Summary: A mystery novel with a hint of paranormal about a boy who is kidnapped but when he returns home, he believes he has gained powers that hurt those around him. The story is about how this affects his relationship with those he loves.

Why I like it: Because Kepnes wrote it. 😀 But also because I love how she tells a story and the topics she discusses in them, like social media, how we use it and how it affects people. I was hooked the entire time I read it though the premise made me think I wouldn’t like it.

Fool’s Fate by Robin Hobb


Summary: The last book in the Tawney Man trilogy.

Why I like it: Oh man! All the stuff that happened to wrap up the story had me anxious and excited the entire time I read. When I completed the book, I immediately missed the characters and wanted to reread the books again.

The Shape of Water by Guillermo del Toro and Daniel Kraus


Summary: A historical romance novel about a mute woman who falls in love with an amphibious man, who’s held captive at a government facility.

Why I like it: I love it for the writing and the depth given to the characters. I love the story too and had seen the movie before reading the book. It’s the writing that I love the most.

That’s all my best reads for now. Let me know below what’s your top 2 best reads so far.

20 thoughts on “Top Ten Tuesday #35: Best Books So Far in 2018

  1. Zezee, you’re KILLING ME with those spoiler-free write-ups on the Robin Hobb books. XD But I know better than to skip books in interconnected series. Hopefully I’ll get to the other two Farseer books later this year….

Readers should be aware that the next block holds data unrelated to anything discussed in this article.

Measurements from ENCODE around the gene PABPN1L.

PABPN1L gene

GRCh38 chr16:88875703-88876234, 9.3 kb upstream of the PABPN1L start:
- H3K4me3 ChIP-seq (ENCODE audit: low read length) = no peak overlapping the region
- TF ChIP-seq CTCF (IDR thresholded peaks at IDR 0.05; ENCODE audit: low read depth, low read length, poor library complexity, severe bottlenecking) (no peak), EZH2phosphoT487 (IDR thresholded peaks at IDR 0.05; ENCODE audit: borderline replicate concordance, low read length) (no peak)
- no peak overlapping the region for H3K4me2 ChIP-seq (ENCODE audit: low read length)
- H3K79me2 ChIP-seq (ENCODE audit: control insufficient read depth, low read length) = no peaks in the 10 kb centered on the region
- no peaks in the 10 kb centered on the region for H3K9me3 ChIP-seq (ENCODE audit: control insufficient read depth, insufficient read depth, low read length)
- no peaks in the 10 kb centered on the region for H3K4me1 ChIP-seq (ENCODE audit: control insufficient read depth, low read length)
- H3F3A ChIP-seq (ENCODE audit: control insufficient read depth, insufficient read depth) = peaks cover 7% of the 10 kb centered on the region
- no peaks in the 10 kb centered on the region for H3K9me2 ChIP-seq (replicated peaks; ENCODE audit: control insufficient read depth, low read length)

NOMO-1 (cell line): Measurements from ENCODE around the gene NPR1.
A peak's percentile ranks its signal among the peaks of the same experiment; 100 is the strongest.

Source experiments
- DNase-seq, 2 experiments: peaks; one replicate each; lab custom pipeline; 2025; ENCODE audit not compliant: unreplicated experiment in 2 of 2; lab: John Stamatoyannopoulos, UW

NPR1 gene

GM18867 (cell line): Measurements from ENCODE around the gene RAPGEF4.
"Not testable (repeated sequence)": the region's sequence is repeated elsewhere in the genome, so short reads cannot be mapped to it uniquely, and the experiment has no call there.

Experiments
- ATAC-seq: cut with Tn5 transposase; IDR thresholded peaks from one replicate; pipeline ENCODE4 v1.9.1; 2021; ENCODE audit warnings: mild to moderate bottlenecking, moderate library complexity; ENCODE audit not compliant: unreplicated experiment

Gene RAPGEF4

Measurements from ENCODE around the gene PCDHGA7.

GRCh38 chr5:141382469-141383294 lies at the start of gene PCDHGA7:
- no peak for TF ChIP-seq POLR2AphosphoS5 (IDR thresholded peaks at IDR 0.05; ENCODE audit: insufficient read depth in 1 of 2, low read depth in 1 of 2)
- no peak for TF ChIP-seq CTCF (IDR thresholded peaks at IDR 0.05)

If I had to choose, my two favorite reads so far this year are Circe by Madeline Miller (a gorgeously written reimagining of the life of the sorceress from The Odyssey) and Mistborn by Brandon Sanderson (seriously, why have I not read his books sooner?!?!). That’s all I can say without going on and on for forever! *lol*

    Liked by 1 person

    1. Lol! Yea, you totally need to hop back on the Robin Hobb bandwagon.

      I really want to read Circe too and Sanderson’s books. I really enjoy his writing podcast as well.

      Liked by 1 person

    1. Dread Nation was decent. I loved it because I like zombie stories and it was really good.
      Glad to hear Kintu is on your tbr. It’s worth the read.


  2. I’m glad to know the book of The SHape of Water is worth reading! I’ve never read any Robin Hobbs — where to start? I’ve seen Dread Nation on a few lists this week — sounds like something I need to read. Great list!

    Liked by 1 person

    1. All those are worth the read and are great from the first page onward. The Shape of Water gives more depth to the characters, especially the antagonist, and I loved that about it as well as the writing. I recommend it for character development and the prose. Hobb’s books are great, epic stories and I recommend them for how that fantasy world unfolds and becomes more intriguing the more you read. If interested, start with the Farseer books, Assassin’s Apprentice is the first. And Dread Nation was such an entertaining read. I recommend it for its plucky protagonist and also the zombies…if you like those (I do).


    1. I want to read Boy on the Bridge too. I listened to the audio book of Girl With All the Gifts, but I have a feeling that I’ll end up loving the way Carey writes.